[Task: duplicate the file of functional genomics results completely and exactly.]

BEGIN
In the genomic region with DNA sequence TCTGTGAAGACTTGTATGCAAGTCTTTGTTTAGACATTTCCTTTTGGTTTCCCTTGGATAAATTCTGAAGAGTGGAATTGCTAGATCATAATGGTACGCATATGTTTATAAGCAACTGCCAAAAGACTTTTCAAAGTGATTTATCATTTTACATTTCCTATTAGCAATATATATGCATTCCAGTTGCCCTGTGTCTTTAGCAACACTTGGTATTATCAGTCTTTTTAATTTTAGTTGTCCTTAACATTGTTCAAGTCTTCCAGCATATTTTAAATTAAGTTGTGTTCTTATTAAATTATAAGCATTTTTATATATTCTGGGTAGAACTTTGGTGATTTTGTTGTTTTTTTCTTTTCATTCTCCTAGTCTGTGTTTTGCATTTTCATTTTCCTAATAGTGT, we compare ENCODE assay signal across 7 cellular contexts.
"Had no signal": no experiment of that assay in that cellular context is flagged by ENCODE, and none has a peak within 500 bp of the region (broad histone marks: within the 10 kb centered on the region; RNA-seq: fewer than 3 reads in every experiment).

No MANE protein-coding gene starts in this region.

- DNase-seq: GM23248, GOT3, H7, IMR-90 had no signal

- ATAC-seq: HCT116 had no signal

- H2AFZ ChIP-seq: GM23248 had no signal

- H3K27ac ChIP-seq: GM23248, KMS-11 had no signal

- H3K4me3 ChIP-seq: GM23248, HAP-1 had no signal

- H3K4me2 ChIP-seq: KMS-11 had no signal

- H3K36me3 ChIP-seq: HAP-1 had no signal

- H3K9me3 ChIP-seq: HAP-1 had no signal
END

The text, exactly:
In the genomic region with DNA sequence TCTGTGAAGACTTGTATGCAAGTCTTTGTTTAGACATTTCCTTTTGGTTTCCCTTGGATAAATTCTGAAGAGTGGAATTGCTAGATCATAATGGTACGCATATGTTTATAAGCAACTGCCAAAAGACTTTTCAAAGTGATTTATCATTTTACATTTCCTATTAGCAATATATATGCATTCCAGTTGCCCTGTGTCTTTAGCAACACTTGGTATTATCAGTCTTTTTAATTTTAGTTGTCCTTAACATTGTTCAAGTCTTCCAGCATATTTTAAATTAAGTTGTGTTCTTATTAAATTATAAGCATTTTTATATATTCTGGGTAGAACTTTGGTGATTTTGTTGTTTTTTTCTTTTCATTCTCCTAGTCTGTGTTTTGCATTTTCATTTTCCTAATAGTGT, we compare ENCODE assay signal across 7 cellular contexts.
"Had no signal": no experiment of that assay in that cellular context is flagged by ENCODE, and none has a peak within 500 bp of the region (broad histone marks: within the 10 kb centered on the region; RNA-seq: fewer than 3 reads in every experiment).

No MANE protein-coding gene starts in this region.

- DNase-seq: GM23248, GOT3, H7, IMR-90 had no signal

- ATAC-seq: HCT116 had no signal

- H2AFZ ChIP-seq: GM23248 had no signal

- H3K27ac ChIP-seq: GM23248, KMS-11 had no signal

- H3K4me3 ChIP-seq: GM23248, HAP-1 had no signal

- H3K4me2 ChIP-seq: KMS-11 had no signal

- H3K36me3 ChIP-seq: HAP-1 had no signal

- H3K9me3 ChIP-seq: HAP-1 had no signal